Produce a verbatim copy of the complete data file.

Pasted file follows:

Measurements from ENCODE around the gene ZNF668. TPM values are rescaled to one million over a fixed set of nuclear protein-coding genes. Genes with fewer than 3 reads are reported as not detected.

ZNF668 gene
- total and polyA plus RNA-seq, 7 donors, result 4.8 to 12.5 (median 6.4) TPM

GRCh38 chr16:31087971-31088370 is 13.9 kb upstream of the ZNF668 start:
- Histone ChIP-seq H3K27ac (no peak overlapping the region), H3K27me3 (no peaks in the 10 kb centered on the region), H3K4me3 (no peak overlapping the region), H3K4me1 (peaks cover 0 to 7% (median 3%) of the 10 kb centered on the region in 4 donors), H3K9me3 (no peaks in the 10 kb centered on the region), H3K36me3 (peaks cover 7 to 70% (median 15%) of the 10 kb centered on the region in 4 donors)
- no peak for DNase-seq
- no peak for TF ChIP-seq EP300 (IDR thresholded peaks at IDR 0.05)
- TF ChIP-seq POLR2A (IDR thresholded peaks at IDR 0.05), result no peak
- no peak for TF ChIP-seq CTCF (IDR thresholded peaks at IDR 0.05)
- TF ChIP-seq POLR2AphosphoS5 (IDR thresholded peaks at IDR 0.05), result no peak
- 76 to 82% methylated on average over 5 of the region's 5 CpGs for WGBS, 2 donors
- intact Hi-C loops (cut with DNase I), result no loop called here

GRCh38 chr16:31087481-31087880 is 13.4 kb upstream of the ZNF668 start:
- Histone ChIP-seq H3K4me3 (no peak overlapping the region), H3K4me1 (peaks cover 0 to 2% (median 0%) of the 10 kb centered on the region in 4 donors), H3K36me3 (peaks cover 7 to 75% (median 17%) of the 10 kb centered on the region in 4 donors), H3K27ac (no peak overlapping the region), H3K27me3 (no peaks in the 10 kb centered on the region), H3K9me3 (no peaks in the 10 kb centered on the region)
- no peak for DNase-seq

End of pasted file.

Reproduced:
Measurements from ENCODE around the gene ZNF668. TPM values are rescaled to one million over a fixed set of nuclear protein-coding genes. Genes with fewer than 3 reads are reported as not detected.

ZNF668 gene
- total and polyA plus RNA-seq, 7 donors, result 4.8 to 12.5 (median 6.4) TPM

GRCh38 chr16:31087971-31088370 is 13.9 kb upstream of the ZNF668 start:
- Histone ChIP-seq H3K27ac (no peak overlapping the region), H3K27me3 (no peaks in the 10 kb centered on the region), H3K4me3 (no peak overlapping the region), H3K4me1 (peaks cover 0 to 7% (median 3%) of the 10 kb centered on the region in 4 donors), H3K9me3 (no peaks in the 10 kb centered on the region), H3K36me3 (peaks cover 7 to 70% (median 15%) of the 10 kb centered on the region in 4 donors)
- no peak for DNase-seq
- no peak for TF ChIP-seq EP300 (IDR thresholded peaks at IDR 0.05)
- TF ChIP-seq POLR2A (IDR thresholded peaks at IDR 0.05), result no peak
- no peak for TF ChIP-seq CTCF (IDR thresholded peaks at IDR 0.05)
- TF ChIP-seq POLR2AphosphoS5 (IDR thresholded peaks at IDR 0.05), result no peak
- 76 to 82% methylated on average over 5 of the region's 5 CpGs for WGBS, 2 donors
- intact Hi-C loops (cut with DNase I), result no loop called here

GRCh38 chr16:31087481-31087880 is 13.4 kb upstream of the ZNF668 start:
- Histone ChIP-seq H3K4me3 (no peak overlapping the region), H3K4me1 (peaks cover 0 to 2% (median 0%) of the 10 kb centered on the region in 4 donors), H3K36me3 (peaks cover 7 to 75% (median 17%) of the 10 kb centered on the region in 4 donors), H3K27ac (no peak overlapping the region), H3K27me3 (no peaks in the 10 kb centered on the region), H3K9me3 (no peaks in the 10 kb centered on the region)
- no peak for DNase-seq